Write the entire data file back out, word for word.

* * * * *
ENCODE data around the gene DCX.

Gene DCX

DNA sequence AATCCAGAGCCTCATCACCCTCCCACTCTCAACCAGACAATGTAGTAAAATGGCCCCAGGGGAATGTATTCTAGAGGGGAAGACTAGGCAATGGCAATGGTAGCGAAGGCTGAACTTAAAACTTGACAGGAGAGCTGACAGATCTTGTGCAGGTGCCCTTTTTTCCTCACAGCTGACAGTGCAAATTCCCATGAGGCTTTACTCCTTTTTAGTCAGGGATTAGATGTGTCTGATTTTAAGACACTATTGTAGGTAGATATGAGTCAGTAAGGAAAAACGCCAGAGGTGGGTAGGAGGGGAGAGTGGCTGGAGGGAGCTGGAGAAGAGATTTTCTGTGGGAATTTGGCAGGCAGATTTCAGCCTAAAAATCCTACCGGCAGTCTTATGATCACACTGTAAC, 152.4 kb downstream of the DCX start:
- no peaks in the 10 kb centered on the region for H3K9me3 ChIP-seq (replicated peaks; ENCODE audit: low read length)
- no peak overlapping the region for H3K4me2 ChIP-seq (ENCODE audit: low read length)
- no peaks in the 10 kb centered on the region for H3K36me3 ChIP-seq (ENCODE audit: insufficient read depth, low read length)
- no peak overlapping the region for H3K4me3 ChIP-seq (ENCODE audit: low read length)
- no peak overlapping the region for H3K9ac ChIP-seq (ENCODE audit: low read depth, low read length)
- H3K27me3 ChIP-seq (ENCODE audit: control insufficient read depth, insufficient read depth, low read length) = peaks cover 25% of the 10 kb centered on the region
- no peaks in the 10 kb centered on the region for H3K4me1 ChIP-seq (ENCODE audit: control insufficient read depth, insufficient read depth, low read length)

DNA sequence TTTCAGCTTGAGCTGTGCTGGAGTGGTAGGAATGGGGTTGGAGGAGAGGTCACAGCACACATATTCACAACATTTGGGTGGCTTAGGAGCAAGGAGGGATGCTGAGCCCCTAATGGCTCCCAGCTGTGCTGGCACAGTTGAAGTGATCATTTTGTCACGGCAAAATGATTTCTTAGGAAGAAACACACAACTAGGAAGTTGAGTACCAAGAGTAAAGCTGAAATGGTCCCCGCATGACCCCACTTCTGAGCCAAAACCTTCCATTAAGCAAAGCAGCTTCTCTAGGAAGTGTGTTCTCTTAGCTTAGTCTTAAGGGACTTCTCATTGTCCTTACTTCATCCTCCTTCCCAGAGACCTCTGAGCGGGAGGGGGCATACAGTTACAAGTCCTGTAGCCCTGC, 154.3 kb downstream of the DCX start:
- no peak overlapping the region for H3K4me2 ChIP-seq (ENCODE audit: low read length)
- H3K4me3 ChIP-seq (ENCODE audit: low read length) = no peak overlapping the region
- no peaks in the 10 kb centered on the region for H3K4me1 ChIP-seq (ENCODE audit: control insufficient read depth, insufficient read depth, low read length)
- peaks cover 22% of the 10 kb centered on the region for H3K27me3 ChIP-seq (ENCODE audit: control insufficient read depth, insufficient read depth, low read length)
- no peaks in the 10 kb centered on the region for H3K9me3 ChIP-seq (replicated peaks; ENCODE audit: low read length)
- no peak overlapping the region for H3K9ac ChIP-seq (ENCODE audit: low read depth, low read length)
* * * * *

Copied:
ENCODE data around the gene DCX.

Gene DCX

DNA sequence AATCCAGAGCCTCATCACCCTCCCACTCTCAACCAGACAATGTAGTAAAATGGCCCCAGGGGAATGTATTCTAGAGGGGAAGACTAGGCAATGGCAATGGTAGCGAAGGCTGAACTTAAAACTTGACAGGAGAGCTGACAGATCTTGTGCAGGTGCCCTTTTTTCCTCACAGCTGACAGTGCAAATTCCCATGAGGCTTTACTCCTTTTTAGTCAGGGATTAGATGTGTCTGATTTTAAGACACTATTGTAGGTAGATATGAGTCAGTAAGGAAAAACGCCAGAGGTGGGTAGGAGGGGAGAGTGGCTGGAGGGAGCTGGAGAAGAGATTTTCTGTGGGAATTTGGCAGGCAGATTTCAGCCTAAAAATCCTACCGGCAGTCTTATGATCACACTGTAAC, 152.4 kb downstream of the DCX start:
- no peaks in the 10 kb centered on the region for H3K9me3 ChIP-seq (replicated peaks; ENCODE audit: low read length)
- no peak overlapping the region for H3K4me2 ChIP-seq (ENCODE audit: low read length)
- no peaks in the 10 kb centered on the region for H3K36me3 ChIP-seq (ENCODE audit: insufficient read depth, low read length)
- no peak overlapping the region for H3K4me3 ChIP-seq (ENCODE audit: low read length)
- no peak overlapping the region for H3K9ac ChIP-seq (ENCODE audit: low read depth, low read length)
- H3K27me3 ChIP-seq (ENCODE audit: control insufficient read depth, insufficient read depth, low read length) = peaks cover 25% of the 10 kb centered on the region
- no peaks in the 10 kb centered on the region for H3K4me1 ChIP-seq (ENCODE audit: control insufficient read depth, insufficient read depth, low read length)

DNA sequence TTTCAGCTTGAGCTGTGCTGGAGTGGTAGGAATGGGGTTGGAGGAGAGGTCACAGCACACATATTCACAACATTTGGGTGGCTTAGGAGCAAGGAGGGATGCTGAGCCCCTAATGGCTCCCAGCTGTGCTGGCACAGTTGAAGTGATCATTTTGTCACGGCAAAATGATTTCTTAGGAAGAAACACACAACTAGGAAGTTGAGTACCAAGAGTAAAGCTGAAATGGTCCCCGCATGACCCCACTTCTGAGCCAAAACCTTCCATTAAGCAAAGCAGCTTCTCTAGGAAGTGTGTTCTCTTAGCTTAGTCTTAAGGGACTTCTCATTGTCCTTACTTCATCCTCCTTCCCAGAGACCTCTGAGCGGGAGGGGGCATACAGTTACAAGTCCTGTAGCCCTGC, 154.3 kb downstream of the DCX start:
- no peak overlapping the region for H3K4me2 ChIP-seq (ENCODE audit: low read length)
- H3K4me3 ChIP-seq (ENCODE audit: low read length) = no peak overlapping the region
- no peaks in the 10 kb centered on the region for H3K4me1 ChIP-seq (ENCODE audit: control insufficient read depth, insufficient read depth, low read length)
- peaks cover 22% of the 10 kb centered on the region for H3K27me3 ChIP-seq (ENCODE audit: control insufficient read depth, insufficient read depth, low read length)
- no peaks in the 10 kb centered on the region for H3K9me3 ChIP-seq (replicated peaks; ENCODE audit: low read length)
- no peak overlapping the region for H3K9ac ChIP-seq (ENCODE audit: low read depth, low read length)